CS: The first thing that I thought was . . . fun! The big connection that I had with the story was how Spy Guy keeps trying his best to achieve his goal. This felt familiar when I compared it with my path of becoming an illustrator. After I read the text several times, characters and scenes started to fuzzily form. One thing I was sure I wanted was for the Chief to be Spy Guy's dad. I moved to do some sketching after that.

CS: Was the process in writing this book different from your other picture book My Blue is Happy (which is fantastic btw) and your chapter book series Finley Flowers? If so, in what way?

JY: Thanks so much about My Blue is Happy! It seems like every book is different for me. Each one usually starts with an idea seed that I write down and come back to. Then it puts down roots and grows into a story, changing with each revision. Spy Guy and Finley Flowers both started with characters, and the stories grew from those. But My Blue is Happy started as a concept—that everyone has subjective color associations and sees the world differently.

JY: I really like the way you developed the father-son relationship in Spy Guy. I also love the classic-but-fresh-and-funny feel of the illustrations and how they bring Spy Guy's character to life. Can you talk a bit about your process and the media you used?
CS: I have different approach for each of my picture book projects. For Spy Guy, I wanted the look to be clean and modern as that felt more in line with the overall spy theme. I used Photoshop to do most of the work for this book but I use a similar approach to the traditional mediums to avoid creating work that is too ‘digital’ looking. This method along with the use of limited color palettes hopefully gives the book a more ‘classic’ feeling.
      The process of making the book itself involved lots and lots of sketching to get to know each character more, trying out different layouts and scenes, collaborating with my lovely editor to get maximum impact for each page spread, doing the final drawing, coloring and after several months of hard work. . . viola! Done! :-)

CS: Can I shuffle back a bit to the beginning and ask what inspired you to be a writer? Did you like writing since you were a kid? And was being an author your dream then?

JY: I did like writing, but it wasn't something I thought about as a career. When I was really little, I wanted to be a tap-dancing/flight attendant/veterinarian! I was a counselor and art teacher for a long time before I started writing picture books. That interest was sparked when my first child was born and I started getting books for him.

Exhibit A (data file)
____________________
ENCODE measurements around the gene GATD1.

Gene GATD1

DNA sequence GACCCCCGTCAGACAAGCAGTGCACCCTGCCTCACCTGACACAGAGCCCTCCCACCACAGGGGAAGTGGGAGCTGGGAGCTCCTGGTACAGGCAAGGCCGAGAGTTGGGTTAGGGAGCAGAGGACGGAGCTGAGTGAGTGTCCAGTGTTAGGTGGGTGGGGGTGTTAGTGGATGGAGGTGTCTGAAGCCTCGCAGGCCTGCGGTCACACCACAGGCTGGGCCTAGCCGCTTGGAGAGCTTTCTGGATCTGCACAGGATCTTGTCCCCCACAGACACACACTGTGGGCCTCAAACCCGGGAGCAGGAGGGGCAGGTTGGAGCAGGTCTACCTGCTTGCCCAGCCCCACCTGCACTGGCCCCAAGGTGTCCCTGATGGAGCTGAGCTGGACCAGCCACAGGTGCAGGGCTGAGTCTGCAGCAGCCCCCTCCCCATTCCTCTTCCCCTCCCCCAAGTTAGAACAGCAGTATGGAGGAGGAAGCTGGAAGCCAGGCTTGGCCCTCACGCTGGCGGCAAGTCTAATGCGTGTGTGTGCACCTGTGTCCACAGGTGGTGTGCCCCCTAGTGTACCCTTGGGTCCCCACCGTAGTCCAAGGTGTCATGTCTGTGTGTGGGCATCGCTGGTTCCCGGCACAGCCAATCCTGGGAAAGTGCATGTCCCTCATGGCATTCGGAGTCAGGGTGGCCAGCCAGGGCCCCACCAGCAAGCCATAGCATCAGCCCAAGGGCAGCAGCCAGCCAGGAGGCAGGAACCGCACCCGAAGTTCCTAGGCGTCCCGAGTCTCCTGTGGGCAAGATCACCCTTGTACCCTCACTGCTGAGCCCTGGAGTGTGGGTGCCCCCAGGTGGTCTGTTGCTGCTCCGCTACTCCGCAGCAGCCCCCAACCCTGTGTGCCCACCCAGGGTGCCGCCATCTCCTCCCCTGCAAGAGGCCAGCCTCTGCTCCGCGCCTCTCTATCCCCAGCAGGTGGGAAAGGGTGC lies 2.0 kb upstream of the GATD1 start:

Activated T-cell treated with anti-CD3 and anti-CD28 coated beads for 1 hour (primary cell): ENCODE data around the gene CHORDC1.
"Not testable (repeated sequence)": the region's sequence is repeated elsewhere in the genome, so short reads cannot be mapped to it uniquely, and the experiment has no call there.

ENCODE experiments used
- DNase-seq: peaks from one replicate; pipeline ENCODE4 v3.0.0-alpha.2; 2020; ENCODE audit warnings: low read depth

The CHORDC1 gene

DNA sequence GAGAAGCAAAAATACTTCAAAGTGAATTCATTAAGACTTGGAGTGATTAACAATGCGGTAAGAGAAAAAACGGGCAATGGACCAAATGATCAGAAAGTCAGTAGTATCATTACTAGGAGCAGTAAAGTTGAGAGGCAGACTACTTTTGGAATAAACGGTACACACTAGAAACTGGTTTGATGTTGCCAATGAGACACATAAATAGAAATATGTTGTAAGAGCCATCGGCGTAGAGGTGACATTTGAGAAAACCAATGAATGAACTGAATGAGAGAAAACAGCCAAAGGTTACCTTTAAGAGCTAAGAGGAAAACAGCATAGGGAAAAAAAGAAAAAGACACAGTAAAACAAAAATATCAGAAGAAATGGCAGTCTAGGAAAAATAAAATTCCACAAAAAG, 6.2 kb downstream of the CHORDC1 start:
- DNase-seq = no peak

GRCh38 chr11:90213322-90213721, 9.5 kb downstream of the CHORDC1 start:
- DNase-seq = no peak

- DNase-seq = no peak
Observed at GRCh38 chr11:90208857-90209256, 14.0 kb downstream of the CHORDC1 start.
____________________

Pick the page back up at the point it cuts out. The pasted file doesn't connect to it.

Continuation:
JY: Did you always want to be an illustrator? Or did that interest develop from other things?

CS: I've loved drawing since I was a kid but never thought that I could make a career as an illustrator. I studied design in university and went to work as a graphic designer for several years, mainly designing logos, websites and software interfaces. I was still drawing consistently on the side and tried to learn as much as possible through books and online tutorials after hours. I then got a break into the movie industry as a concept artist through my drawing portfolio, and six years later, a side adventure into the picture book world (which I totally LOVE). There were lots of ups and downs in the whole journey up to now, and there are still lots of things to learn, but like Spy Guy said the secret is to never stop trying!
CS: What’s your typical day like when you’re in the process of writing a book? Have you got a fixed schedule to write? In the morning or at night?

JY: I pretty much write whenever I can, day or night. I usually write from home, but sometimes a change of venue feels good, so I'll go to a café or park for a treat. I wake up early every day, as my kids have built-in alarms. Once they're at school, I get to work, and try to plow through the other work stuff and reward myself with writing time. I often work at night, but it depends how tired I am. I'm not as sharp then, even though it's peaceful and I love staying up late. This is the first year I haven't been teaching, so I'm getting more daytime hours in.

JY: What about you?